Saturday, January 26, 2013

Edwin M. Stanton ... greatly unimpressed upon meeting Lincoln

Edwin M. Stanton,
sometime between 1855 and 1865
Within a year after Republican Abraham Lincoln was inaugurated as U.S. President in 1861, he appointed the very competent but ill-tempered attorney Edwin M. Stanton as Secretary of War. Not only was this appointment a surprise because Stanton was a Democrat, but because of Stanton’s role in humiliating Lincoln years earlier, when both men were supposed to be on the same side in an important trial.

The year was 1855, and Cyrus McCormick, who had invented and patented a mechanical wheat reaper, filed a lawsuit against John H. Manny, who had developed a similar machine and was manufacturing it in Illinois. Manny hired two of the nation’s most prominent patent lawyers – George Harding and Peter H. Watson, as well as an up-and-coming attorney named Stanton (Lincoln’s future cabinet member). Because the trial was originally set for Chicago, Watson – although not tremendously impressed with the disheveled-looking Lincoln – hired him as a local attorney who would be familiar to Illinois judges. Watson gave Lincoln a $500 retainer and promised the future president that he would give the closing argument in the trial.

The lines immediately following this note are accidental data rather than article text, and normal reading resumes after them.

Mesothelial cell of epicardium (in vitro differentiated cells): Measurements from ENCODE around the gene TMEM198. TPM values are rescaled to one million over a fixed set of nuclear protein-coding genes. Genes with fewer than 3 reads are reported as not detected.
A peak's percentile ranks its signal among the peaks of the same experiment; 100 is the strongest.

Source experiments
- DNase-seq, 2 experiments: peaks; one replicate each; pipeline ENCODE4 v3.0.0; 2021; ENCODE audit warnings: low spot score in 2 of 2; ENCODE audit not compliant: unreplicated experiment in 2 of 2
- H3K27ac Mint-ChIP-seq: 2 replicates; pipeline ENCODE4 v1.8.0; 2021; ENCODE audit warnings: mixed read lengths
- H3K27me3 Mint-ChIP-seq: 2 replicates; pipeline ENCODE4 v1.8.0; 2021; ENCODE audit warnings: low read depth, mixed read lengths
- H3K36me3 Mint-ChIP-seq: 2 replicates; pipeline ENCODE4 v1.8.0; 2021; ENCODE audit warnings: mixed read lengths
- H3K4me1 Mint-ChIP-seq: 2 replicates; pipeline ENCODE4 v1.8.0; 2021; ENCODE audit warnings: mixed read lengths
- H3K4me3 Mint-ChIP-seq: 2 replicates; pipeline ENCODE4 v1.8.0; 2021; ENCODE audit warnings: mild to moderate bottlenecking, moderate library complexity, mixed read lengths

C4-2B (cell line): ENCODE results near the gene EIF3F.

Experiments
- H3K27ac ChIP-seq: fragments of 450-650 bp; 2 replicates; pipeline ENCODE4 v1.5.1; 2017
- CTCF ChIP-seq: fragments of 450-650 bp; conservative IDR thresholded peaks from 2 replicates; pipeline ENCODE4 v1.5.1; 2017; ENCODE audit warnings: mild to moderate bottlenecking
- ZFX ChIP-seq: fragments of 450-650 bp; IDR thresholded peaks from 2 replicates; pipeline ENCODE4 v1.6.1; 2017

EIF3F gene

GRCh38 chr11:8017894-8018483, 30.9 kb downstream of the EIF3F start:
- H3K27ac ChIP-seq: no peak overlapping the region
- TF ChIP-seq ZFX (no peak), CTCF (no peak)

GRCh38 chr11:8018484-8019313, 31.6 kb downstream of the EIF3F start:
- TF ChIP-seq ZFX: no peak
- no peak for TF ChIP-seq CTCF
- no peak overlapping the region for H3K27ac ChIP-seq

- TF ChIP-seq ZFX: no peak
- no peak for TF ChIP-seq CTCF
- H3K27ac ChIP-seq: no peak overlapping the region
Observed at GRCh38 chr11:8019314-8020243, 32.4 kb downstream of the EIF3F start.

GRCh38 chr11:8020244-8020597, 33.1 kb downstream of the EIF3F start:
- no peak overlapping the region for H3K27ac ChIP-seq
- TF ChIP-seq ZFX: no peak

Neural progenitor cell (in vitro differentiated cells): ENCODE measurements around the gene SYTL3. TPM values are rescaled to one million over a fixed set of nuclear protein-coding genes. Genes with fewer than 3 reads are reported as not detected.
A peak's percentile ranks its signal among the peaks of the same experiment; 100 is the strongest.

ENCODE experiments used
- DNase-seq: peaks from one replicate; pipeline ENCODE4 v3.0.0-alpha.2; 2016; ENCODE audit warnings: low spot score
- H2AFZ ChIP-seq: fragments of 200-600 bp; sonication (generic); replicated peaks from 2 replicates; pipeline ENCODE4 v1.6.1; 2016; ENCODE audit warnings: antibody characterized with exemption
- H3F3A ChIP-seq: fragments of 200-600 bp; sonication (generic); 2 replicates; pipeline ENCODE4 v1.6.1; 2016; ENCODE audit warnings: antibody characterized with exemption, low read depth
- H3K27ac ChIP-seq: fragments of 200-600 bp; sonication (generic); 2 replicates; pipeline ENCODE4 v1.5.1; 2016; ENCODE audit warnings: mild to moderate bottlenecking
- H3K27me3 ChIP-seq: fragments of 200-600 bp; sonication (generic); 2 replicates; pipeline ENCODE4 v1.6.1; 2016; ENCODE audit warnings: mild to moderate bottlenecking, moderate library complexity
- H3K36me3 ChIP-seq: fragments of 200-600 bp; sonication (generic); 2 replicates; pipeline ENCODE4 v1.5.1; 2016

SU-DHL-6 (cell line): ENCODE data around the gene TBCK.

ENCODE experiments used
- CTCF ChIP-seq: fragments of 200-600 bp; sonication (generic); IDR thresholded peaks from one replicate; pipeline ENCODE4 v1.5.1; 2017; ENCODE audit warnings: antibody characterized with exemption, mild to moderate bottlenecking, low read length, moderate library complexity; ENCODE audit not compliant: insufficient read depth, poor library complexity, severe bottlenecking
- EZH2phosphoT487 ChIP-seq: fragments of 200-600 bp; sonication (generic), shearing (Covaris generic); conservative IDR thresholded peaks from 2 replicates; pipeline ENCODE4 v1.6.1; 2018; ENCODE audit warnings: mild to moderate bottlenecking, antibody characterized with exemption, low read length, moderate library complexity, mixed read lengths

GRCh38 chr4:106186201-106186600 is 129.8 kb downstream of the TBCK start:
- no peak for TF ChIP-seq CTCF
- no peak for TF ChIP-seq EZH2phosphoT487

“Lincoln determined to give this case his most careful preparation,” wrote Ronald C. White Jr. in his 2009 biography titled A. Lincoln: A Biography. But Lincoln received no further word from other attorneys on the Manny team, even after requesting copies of depositions that had been taken in the case.

Two weeks before the trial was set to begin, it was transferred to Cincinnati, Ohio. Lincoln received word of the change, and on the day the trial began, he tried unsuccessfuly to join the other members of the Manny legal team as they entered the courthouse.  Lincoln at the time was later described by Harding as “a tall rawly boned, ungainly back woodsman, with coarse, ill-fitting clothing.” Stanton was arguably even less impressed, later reportedly describing to a friend the encounter with a “long, lank creature from Illinois, wearing a dirty linen duster for a coat, on the back of which the perspiration had splotched two wide stains that, emanating from each armpit, met at the center, and resembled a dirty map of a continent.”